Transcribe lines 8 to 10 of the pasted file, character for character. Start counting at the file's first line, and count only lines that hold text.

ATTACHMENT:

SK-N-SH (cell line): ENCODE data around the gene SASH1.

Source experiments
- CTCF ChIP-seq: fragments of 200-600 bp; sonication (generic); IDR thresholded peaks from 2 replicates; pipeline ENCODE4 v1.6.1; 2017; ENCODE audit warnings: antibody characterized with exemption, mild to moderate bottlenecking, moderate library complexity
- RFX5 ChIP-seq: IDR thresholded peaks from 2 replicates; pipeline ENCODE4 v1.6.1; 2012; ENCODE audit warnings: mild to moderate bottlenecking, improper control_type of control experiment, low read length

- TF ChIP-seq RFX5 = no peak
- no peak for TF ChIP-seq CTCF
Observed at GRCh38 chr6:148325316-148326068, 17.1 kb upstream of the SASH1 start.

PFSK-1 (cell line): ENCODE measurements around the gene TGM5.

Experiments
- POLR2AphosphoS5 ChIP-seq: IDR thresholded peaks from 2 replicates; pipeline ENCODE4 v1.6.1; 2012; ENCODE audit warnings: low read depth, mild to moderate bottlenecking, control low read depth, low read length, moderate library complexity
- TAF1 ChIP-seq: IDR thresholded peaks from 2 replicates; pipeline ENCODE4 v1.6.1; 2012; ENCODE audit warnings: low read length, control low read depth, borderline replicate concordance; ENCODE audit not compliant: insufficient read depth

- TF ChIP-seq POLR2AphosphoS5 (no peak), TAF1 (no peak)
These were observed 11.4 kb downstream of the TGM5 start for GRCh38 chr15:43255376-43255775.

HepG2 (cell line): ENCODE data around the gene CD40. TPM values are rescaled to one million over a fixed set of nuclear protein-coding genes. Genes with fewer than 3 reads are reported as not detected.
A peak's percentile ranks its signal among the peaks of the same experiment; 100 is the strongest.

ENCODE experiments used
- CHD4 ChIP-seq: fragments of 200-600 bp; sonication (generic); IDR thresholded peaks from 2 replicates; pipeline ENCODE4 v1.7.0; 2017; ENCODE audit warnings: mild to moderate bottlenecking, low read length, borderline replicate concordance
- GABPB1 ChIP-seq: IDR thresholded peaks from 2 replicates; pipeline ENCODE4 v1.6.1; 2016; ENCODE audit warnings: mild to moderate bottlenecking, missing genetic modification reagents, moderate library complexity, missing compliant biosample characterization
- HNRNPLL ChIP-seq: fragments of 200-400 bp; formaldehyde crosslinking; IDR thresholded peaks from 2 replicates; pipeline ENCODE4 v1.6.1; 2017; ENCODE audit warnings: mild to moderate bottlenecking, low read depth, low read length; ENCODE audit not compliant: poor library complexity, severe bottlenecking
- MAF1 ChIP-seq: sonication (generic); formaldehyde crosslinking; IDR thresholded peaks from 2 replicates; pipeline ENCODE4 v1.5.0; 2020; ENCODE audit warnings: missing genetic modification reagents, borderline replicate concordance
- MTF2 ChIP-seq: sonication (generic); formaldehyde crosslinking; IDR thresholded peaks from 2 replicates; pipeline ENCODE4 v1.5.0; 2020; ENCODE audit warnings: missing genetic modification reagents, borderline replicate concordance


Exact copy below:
PFSK-1 (cell line): ENCODE measurements around the gene TGM5.

Experiments
- POLR2AphosphoS5 ChIP-seq: IDR thresholded peaks from 2 replicates; pipeline ENCODE4 v1.6.1; 2012; ENCODE audit warnings: low read depth, mild to moderate bottlenecking, control low read depth, low read length, moderate library complexity